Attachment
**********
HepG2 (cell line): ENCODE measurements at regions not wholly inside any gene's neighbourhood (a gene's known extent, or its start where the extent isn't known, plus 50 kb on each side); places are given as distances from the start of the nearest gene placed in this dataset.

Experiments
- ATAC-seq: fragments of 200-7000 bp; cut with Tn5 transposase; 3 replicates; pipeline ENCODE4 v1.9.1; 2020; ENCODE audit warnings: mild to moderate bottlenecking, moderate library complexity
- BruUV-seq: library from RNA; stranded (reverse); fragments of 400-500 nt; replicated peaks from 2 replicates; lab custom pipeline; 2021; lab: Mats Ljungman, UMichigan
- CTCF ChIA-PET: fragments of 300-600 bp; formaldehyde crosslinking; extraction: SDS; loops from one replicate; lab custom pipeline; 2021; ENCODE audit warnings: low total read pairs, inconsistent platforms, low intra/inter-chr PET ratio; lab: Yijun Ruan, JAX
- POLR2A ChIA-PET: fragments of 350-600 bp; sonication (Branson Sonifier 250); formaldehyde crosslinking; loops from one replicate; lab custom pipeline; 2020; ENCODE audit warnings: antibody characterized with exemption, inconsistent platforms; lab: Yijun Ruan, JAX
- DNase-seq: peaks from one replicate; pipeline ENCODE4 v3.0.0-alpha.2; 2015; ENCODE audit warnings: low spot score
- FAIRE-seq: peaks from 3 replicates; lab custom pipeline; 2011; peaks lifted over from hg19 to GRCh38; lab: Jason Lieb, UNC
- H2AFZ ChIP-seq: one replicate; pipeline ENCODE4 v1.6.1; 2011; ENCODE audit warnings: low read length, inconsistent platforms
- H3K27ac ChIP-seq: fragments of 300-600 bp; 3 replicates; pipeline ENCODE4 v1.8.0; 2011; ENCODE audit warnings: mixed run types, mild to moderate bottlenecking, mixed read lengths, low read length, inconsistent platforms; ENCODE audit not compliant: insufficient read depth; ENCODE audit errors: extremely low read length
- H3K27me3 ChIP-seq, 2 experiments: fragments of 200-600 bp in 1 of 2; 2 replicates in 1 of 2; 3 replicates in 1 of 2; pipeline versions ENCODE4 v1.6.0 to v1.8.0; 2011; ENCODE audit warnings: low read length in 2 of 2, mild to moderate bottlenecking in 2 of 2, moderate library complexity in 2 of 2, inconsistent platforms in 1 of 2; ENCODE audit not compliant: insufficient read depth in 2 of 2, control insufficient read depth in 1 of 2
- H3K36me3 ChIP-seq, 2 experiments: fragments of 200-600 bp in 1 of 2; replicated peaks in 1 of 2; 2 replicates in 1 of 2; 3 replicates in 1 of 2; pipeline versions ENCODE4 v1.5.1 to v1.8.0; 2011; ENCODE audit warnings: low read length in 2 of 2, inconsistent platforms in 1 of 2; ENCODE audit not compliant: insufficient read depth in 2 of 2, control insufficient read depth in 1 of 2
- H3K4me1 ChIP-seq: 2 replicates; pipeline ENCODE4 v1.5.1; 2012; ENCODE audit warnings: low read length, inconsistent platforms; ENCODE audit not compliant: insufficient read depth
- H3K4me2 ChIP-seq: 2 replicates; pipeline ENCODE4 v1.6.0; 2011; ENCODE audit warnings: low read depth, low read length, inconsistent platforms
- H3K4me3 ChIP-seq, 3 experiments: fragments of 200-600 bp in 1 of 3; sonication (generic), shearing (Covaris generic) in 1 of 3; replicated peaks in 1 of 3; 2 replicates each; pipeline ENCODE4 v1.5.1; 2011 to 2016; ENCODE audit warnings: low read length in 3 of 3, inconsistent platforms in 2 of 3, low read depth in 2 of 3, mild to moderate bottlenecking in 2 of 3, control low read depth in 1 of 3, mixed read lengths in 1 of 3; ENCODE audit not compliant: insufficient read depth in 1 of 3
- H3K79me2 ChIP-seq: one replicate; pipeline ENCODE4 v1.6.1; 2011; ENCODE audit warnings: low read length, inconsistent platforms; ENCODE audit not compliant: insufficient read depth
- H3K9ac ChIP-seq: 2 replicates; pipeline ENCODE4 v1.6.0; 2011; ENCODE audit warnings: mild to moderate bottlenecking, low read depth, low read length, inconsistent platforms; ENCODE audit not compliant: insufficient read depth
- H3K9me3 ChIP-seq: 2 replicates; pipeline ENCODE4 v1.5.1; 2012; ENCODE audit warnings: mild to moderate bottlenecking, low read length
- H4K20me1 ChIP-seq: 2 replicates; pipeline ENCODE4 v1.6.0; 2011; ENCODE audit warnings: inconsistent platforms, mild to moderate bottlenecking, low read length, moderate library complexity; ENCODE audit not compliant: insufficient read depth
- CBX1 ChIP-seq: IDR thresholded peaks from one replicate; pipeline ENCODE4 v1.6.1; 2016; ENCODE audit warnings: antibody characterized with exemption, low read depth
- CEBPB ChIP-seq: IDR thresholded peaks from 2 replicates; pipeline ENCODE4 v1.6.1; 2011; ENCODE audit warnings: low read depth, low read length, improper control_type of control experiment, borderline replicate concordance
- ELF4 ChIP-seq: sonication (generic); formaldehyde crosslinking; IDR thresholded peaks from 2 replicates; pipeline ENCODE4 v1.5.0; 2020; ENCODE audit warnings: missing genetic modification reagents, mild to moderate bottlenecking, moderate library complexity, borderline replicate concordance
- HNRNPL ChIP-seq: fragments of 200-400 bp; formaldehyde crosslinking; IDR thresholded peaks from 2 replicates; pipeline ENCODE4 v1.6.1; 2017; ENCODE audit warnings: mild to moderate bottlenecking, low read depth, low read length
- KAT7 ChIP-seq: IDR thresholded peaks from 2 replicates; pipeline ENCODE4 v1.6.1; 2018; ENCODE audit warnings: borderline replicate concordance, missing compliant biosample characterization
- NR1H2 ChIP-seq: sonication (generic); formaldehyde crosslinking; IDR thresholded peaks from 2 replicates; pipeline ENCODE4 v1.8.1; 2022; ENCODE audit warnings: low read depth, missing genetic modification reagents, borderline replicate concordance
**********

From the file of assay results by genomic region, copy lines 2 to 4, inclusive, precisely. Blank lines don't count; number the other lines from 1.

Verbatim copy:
Experiments
- ATAC-seq: fragments of 200-7000 bp; cut with Tn5 transposase; 3 replicates; pipeline ENCODE4 v1.9.1; 2020; ENCODE audit warnings: mild to moderate bottlenecking, moderate library complexity
- BruUV-seq: library from RNA; stranded (reverse); fragments of 400-500 nt; replicated peaks from 2 replicates; lab custom pipeline; 2021; lab: Mats Ljungman, UMichigan